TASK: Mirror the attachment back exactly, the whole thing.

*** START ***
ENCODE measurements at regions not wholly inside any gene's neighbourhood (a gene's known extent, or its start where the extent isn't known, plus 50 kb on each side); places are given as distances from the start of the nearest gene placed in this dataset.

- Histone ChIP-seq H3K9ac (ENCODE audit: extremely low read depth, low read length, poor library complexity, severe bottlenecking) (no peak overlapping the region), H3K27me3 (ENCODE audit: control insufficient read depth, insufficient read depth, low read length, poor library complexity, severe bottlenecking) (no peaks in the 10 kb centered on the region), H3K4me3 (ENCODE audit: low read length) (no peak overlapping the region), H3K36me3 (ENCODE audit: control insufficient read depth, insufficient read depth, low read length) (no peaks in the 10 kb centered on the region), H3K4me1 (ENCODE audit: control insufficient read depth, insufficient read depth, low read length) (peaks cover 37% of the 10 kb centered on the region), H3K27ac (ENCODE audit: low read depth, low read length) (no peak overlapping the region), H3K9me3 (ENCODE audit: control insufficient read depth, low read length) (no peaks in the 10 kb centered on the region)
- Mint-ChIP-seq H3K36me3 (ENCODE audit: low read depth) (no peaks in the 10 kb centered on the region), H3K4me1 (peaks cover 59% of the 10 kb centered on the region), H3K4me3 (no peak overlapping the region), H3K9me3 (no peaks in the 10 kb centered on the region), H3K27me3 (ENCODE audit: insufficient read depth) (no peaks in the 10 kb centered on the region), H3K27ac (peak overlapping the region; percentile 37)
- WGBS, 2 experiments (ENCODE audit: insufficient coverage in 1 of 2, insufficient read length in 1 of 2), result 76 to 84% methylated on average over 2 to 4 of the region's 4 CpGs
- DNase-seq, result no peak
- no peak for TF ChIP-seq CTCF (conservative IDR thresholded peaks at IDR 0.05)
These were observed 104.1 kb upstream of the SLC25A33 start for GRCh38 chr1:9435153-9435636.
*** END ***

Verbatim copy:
ENCODE measurements at regions not wholly inside any gene's neighbourhood (a gene's known extent, or its start where the extent isn't known, plus 50 kb on each side); places are given as distances from the start of the nearest gene placed in this dataset.

- Histone ChIP-seq H3K9ac (ENCODE audit: extremely low read depth, low read length, poor library complexity, severe bottlenecking) (no peak overlapping the region), H3K27me3 (ENCODE audit: control insufficient read depth, insufficient read depth, low read length, poor library complexity, severe bottlenecking) (no peaks in the 10 kb centered on the region), H3K4me3 (ENCODE audit: low read length) (no peak overlapping the region), H3K36me3 (ENCODE audit: control insufficient read depth, insufficient read depth, low read length) (no peaks in the 10 kb centered on the region), H3K4me1 (ENCODE audit: control insufficient read depth, insufficient read depth, low read length) (peaks cover 37% of the 10 kb centered on the region), H3K27ac (ENCODE audit: low read depth, low read length) (no peak overlapping the region), H3K9me3 (ENCODE audit: control insufficient read depth, low read length) (no peaks in the 10 kb centered on the region)
- Mint-ChIP-seq H3K36me3 (ENCODE audit: low read depth) (no peaks in the 10 kb centered on the region), H3K4me1 (peaks cover 59% of the 10 kb centered on the region), H3K4me3 (no peak overlapping the region), H3K9me3 (no peaks in the 10 kb centered on the region), H3K27me3 (ENCODE audit: insufficient read depth) (no peaks in the 10 kb centered on the region), H3K27ac (peak overlapping the region; percentile 37)
- WGBS, 2 experiments (ENCODE audit: insufficient coverage in 1 of 2, insufficient read length in 1 of 2), result 76 to 84% methylated on average over 2 to 4 of the region's 4 CpGs
- DNase-seq, result no peak
- no peak for TF ChIP-seq CTCF (conservative IDR thresholded peaks at IDR 0.05)
These were observed 104.1 kb upstream of the SLC25A33 start for GRCh38 chr1:9435153-9435636.